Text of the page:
3. Bernard Gauthier & Jonathan Goyette, 2014. "Taxation and corruption: theory and firm-level evidence from Uganda," Applied Economics, Taylor & Francis Journals, vol. 46(23), pages 2755-2765, August.
    4. Karna Basu & Kaushik Basu & Tito Cordella, 2016. "Asymmetric Punishment as an Instrument of Corruption Control," Journal of Public Economic Theory, Association for Public Economic Theory, vol. 18(6), pages 831-856, December.
    5. Sokolovska, Olena & Sokolovskyi, Dmytro, 2015. "Tax evasion as a determinant of corruption: a game-theoretical analysis," MPRA Paper 66423, University Library of Munich, Germany, revised 2015.
    6. Dominic Spengler, 2012. "Endogenising Detection in an Asymmetric Penalties Corruption Game," Discussion Papers 12/20, Department of Economics, University of York.
    7. Christoph Engel & Sebastian Goerg & Gaoneng Yu, 2012. "Symmetric vs. Asymmetric Punishment Regimes for Bribery," Discussion Paper Series of the Max Planck Institute for Research on Collective Goods 2012_01, Max Planck Institute for Research on Collective Goods, revised May 2013.
    8. Frédéric Boehm, 2011. "Is There an Anti-corruption Agenda in Regulation? Insights from Colombian and Zambian Water Regulation," Chapters,in: International Handbook on the Economics of Corruption, Volume Two, chapter 10 Edward Elgar Publishing.
    9. Dmitry Ryvkin & Danila Serra, 2016. "The Industrial Organization of Corruption: Monopoly, Competition and Collusion," Working Papers wp2016_10_01, Department of Economics, Florida State University.
    10. Perrotta Berlin, Maria & Spagnolo, Giancarlo & Qin, Bei, 2015. "Leniency, Asymmetric Punishment and Corruption: Evidence from China," SITE Working Paper Series 34, Stockholm School of Economics, Stockholm Institute of Transition Economics, revised 25 May 2017.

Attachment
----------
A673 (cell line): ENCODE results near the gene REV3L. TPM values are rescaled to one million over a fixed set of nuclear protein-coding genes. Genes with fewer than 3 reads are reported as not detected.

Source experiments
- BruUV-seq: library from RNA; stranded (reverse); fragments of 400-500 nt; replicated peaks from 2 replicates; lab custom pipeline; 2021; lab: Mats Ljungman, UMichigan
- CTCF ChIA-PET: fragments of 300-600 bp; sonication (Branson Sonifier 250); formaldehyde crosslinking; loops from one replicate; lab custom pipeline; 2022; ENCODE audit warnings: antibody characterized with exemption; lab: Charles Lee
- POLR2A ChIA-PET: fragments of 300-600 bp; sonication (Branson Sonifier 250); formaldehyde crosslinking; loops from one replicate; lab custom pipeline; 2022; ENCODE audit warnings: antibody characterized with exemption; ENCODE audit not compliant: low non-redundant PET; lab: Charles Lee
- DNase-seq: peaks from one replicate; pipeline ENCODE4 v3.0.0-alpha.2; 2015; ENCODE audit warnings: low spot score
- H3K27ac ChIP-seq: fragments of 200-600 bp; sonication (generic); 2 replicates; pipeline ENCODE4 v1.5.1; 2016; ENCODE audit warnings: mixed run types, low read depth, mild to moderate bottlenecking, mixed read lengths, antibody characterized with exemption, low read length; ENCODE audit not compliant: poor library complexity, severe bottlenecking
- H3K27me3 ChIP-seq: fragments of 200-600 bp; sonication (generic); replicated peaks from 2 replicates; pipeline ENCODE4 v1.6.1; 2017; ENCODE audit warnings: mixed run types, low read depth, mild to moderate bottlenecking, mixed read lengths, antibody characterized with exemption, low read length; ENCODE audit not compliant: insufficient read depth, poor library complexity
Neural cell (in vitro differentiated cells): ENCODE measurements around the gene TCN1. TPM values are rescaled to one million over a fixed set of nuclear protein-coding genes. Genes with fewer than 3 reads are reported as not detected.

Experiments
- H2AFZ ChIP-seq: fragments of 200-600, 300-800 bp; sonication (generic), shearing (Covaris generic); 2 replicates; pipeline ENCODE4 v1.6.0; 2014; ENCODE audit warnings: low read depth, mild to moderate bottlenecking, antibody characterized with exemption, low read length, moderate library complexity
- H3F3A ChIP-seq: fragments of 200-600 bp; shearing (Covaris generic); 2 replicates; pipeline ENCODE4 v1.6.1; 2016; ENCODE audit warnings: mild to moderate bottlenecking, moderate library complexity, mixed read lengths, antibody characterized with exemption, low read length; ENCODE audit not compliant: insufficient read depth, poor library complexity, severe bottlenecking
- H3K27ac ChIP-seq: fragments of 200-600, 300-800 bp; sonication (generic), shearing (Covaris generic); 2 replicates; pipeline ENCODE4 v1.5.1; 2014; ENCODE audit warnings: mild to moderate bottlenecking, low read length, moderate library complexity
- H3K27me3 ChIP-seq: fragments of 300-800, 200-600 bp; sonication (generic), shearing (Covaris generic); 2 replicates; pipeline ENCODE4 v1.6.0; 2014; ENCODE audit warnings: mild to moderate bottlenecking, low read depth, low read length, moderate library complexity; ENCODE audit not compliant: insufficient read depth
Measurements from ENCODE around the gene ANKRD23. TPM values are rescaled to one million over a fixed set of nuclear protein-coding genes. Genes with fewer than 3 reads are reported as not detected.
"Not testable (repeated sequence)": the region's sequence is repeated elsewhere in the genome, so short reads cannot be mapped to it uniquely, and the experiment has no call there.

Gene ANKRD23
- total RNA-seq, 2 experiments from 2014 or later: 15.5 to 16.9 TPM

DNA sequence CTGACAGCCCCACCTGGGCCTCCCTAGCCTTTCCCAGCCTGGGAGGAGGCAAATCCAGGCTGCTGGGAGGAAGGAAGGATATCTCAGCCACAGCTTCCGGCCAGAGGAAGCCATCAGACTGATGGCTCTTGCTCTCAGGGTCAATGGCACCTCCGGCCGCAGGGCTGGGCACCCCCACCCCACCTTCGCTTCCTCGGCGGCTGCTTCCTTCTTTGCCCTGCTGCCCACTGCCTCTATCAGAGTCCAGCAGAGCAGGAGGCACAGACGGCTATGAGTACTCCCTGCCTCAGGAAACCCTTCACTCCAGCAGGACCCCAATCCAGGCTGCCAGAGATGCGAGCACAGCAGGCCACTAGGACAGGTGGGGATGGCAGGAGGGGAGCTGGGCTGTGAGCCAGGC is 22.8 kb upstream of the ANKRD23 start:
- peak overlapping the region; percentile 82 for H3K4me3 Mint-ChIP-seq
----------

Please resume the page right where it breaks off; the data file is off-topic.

11. Mathias Nell, 2009. "Contracts obtained by means of bribery: should they be void or valid?," European Journal of Law and Economics, Springer, vol. 27(2), pages 159-176, April.
    12. Lambsdorff, Johann Graf & Frank, Björn, 2010. "Bribing versus gift-giving - An experiment," Journal of Economic Psychology, Elsevier, vol. 31(3), pages 347-357, June.
    13. Frédéric Boehm & Johann Graf Lambsdorff, 2009. "Corrupción y anticorrupción: una perspectiva neo-institucional," Revista de Economía Institucional, Universidad Externado de Colombia - Facultad de Economía, vol. 11(21), pages 45-72, July-Dece.
    14. John Bone & Dominic Spengler, 2014. "Does Reporting Decrease Corruption?," Journal of Interdisciplinary Economics, , vol. 26(1-2), pages 161-186, January.
    15. Spengler Dominic, 2014. "Endogenous Detection of Collaborative Crime: The Case of Corruption," Review of Law & Economics, De Gruyter, vol. 10(2), pages 1-17, July.

    More about this item

    Keywords

    corruption; asymmetric penalties; leniency; (self-) reporting; whistle-blowing;

    JEL classification:

    • K42 - Law and Economics - - Legal Procedure, the Legal System, and Illegal Behavior - - - Illegal Behavior and the Enforcement of Law
    • D73 - Microeconomics - - Analysis of Collective Decision-Making - - - Bureaucracy; Administrative Processes in Public Organizations; Corruption